An NYU student spent 6 weeks working undercover in an iPhone factory -- here's what he learned

  • NYU student spends six weeks building iPhones for Pegatron
  • Sometimes the dorms don't have water
  • New iPhone trial productions are like "torture"
  • Most workers can't actually afford a new iPhone
An Apple store employee with a customer in Chicago.
Getty Images
An Apple store employee with a customer in Chicago.

A student at NYU spent six weeks working undercover in one of Pegatron's factories manufacturing the iPhone before going public with his experience.

Dejian Zeng recently told his tale to Business Insider, which has an extensive piece on what it was like for Zeng, who worked the assembly line and shared a dorm room with roommates he sometimes didn't see for an entire month as he spent time building parts of the Apple iPhone 6s and the iPhone 7 last summer.

Here are some of the more interesting takeaways from the report.

  • Most people work in Pegatron's factory building iPhones for money to support themselves or their family. It isn't fun or enjoyable.
  • Pegatron is working hard to keep underage workers out of its factories.
  • Apple staff is there "every single day to monitor" the iPhone process... at least during trial productions.
  • Sometimes the dorms have warm water. Sometimes there isn't water at all.
  • You get yelled at if you're ever caught lying down, even if you aren't sleeping. Lay down too often and you risk getting garnished wages.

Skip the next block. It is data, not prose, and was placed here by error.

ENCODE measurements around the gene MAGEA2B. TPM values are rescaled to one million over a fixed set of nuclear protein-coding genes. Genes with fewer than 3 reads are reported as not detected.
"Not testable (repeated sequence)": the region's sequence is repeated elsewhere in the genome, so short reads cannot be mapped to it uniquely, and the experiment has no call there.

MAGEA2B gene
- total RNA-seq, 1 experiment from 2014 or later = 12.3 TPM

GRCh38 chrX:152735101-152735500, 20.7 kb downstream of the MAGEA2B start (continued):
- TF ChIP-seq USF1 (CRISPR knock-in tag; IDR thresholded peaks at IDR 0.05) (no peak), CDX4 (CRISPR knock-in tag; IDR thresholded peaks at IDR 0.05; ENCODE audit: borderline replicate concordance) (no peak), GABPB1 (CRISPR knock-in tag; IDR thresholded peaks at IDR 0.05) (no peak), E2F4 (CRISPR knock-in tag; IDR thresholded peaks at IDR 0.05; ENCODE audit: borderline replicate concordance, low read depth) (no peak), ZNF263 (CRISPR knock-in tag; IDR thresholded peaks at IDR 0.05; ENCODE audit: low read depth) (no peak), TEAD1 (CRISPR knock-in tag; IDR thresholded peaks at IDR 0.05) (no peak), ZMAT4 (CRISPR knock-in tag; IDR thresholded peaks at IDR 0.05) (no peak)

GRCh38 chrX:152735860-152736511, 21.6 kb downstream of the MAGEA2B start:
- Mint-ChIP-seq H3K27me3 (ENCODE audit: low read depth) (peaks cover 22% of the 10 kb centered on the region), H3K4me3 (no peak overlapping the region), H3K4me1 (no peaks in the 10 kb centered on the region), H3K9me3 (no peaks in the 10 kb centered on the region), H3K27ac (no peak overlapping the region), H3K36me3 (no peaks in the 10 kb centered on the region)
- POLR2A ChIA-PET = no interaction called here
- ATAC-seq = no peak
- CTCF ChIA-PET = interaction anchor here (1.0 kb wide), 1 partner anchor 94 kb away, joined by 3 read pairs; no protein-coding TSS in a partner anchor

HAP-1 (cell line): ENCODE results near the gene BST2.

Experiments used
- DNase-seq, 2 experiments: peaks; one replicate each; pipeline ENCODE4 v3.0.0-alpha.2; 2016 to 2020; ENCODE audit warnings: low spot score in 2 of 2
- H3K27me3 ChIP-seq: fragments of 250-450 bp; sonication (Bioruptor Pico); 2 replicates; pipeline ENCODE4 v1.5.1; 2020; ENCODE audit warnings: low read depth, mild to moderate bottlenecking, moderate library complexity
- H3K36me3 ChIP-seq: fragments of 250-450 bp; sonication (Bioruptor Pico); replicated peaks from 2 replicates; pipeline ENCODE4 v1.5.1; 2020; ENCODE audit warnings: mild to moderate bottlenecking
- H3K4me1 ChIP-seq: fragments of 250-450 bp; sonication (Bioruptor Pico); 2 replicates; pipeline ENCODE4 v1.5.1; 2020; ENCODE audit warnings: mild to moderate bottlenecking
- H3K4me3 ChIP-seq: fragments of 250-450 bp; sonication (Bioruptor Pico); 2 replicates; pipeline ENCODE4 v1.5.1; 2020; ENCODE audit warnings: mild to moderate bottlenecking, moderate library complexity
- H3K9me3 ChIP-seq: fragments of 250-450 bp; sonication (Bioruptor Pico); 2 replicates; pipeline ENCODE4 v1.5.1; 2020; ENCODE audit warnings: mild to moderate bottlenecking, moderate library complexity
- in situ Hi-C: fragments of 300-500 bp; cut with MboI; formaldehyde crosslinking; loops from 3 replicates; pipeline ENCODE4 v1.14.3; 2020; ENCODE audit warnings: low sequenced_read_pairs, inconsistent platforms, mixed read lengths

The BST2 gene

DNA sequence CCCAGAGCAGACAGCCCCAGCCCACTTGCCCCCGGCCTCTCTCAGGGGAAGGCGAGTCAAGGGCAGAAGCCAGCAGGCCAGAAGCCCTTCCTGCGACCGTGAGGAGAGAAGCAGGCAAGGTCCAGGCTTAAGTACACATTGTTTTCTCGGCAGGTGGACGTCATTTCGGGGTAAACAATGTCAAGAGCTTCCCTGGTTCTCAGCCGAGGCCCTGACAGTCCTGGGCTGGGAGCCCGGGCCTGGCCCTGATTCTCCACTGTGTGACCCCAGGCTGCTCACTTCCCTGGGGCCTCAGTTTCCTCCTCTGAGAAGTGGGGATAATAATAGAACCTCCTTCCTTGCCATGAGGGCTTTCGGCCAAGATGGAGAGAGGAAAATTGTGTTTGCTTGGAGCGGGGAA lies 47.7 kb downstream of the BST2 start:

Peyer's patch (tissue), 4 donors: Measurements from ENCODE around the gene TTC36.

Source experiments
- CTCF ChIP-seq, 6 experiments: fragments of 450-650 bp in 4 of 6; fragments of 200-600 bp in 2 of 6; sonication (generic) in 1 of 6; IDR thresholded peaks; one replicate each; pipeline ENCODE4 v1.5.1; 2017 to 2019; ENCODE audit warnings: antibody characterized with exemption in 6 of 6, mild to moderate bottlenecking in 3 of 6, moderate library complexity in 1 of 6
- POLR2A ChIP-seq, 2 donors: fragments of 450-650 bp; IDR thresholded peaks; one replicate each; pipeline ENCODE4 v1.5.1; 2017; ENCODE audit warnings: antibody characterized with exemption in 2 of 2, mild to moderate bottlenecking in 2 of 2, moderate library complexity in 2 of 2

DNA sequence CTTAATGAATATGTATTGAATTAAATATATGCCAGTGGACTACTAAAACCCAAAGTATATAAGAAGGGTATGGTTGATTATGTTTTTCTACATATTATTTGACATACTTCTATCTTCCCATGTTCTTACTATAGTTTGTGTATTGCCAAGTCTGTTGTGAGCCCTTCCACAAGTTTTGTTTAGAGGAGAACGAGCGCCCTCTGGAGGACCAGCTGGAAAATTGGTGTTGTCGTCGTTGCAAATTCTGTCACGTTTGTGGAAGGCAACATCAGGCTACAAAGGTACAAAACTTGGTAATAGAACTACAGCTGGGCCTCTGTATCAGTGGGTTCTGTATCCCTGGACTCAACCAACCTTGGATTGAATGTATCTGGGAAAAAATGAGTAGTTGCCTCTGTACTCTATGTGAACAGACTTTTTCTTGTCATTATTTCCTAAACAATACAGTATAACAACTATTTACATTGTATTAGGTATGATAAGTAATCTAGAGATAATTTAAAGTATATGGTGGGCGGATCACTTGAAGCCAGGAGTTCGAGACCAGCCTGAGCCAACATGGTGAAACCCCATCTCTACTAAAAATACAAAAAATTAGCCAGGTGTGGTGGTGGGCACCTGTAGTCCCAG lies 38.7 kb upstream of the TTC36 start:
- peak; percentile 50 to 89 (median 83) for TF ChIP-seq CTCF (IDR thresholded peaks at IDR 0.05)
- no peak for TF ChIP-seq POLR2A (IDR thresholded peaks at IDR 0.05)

• Trial productions are the worst. They're described as "torture" because workers are expected to produce just five phones in 12 hours, with nothing to do but stand or sit around for hours between phones.
  • Workers are vaccinated upon arrival. You can't work on the assembly line if you have HIV or if you're pregnant.
  • Six weeks on the assembly line only paid about $450, not enough to buy an iPhone.
  • Overtime does pay more, but you have to work it even when you don't want to. (Apple told Business Insider that Pegatron has a "99 percent compliance with workers working under a 60-hour work week, and Pegatron workers who make Apple products work for 43 hours per week on average.")
  • Zeng doesn't really see iPhone manufacturing working in the U.S., even if that's what President Trump wants to happen. He thinks humans would need to be replaced by machines instead.

Read more in Business Insider's full interview with Zeng.